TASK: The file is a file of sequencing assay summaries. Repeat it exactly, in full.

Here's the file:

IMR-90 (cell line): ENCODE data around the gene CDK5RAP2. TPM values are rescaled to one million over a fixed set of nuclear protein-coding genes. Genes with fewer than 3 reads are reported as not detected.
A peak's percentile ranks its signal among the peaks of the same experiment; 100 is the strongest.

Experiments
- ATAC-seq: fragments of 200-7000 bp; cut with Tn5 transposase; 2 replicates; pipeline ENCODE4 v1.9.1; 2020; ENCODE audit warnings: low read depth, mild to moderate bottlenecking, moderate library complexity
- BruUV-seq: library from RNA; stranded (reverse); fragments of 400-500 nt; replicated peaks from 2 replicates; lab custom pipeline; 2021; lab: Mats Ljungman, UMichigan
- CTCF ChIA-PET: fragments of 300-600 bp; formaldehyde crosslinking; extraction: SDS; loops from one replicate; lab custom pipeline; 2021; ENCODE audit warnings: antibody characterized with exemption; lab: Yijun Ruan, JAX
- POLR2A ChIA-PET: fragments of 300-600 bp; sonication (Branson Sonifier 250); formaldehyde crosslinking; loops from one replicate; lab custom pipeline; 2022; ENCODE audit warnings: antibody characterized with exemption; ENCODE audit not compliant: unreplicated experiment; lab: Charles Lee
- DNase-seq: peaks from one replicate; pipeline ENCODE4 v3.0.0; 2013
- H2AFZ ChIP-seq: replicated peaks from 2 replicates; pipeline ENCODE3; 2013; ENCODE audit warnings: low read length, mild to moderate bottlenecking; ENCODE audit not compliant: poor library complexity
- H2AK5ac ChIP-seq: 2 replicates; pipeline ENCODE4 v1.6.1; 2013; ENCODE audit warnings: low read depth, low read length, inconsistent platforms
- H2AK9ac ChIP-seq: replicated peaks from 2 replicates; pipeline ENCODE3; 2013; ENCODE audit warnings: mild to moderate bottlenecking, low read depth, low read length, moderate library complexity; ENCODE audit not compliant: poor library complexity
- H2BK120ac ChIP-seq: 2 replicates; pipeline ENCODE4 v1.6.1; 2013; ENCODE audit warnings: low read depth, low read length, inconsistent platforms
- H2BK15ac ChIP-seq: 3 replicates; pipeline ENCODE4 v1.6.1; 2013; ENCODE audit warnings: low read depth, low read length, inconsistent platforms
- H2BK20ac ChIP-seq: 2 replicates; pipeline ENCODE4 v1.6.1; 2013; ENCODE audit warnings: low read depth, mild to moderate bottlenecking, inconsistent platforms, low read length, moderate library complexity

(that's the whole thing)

IMR-90 (cell line): ENCODE data around the gene CDK5RAP2. TPM values are rescaled to one million over a fixed set of nuclear protein-coding genes. Genes with fewer than 3 reads are reported as not detected.
A peak's percentile ranks its signal among the peaks of the same experiment; 100 is the strongest.

Experiments
- ATAC-seq: fragments of 200-7000 bp; cut with Tn5 transposase; 2 replicates; pipeline ENCODE4 v1.9.1; 2020; ENCODE audit warnings: low read depth, mild to moderate bottlenecking, moderate library complexity
- BruUV-seq: library from RNA; stranded (reverse); fragments of 400-500 nt; replicated peaks from 2 replicates; lab custom pipeline; 2021; lab: Mats Ljungman, UMichigan
- CTCF ChIA-PET: fragments of 300-600 bp; formaldehyde crosslinking; extraction: SDS; loops from one replicate; lab custom pipeline; 2021; ENCODE audit warnings: antibody characterized with exemption; lab: Yijun Ruan, JAX
- POLR2A ChIA-PET: fragments of 300-600 bp; sonication (Branson Sonifier 250); formaldehyde crosslinking; loops from one replicate; lab custom pipeline; 2022; ENCODE audit warnings: antibody characterized with exemption; ENCODE audit not compliant: unreplicated experiment; lab: Charles Lee
- DNase-seq: peaks from one replicate; pipeline ENCODE4 v3.0.0; 2013
- H2AFZ ChIP-seq: replicated peaks from 2 replicates; pipeline ENCODE3; 2013; ENCODE audit warnings: low read length, mild to moderate bottlenecking; ENCODE audit not compliant: poor library complexity
- H2AK5ac ChIP-seq: 2 replicates; pipeline ENCODE4 v1.6.1; 2013; ENCODE audit warnings: low read depth, low read length, inconsistent platforms
- H2AK9ac ChIP-seq: replicated peaks from 2 replicates; pipeline ENCODE3; 2013; ENCODE audit warnings: mild to moderate bottlenecking, low read depth, low read length, moderate library complexity; ENCODE audit not compliant: poor library complexity
- H2BK120ac ChIP-seq: 2 replicates; pipeline ENCODE4 v1.6.1; 2013; ENCODE audit warnings: low read depth, low read length, inconsistent platforms
- H2BK15ac ChIP-seq: 3 replicates; pipeline ENCODE4 v1.6.1; 2013; ENCODE audit warnings: low read depth, low read length, inconsistent platforms
- H2BK20ac ChIP-seq: 2 replicates; pipeline ENCODE4 v1.6.1; 2013; ENCODE audit warnings: low read depth, mild to moderate bottlenecking, inconsistent platforms, low read length, moderate library complexity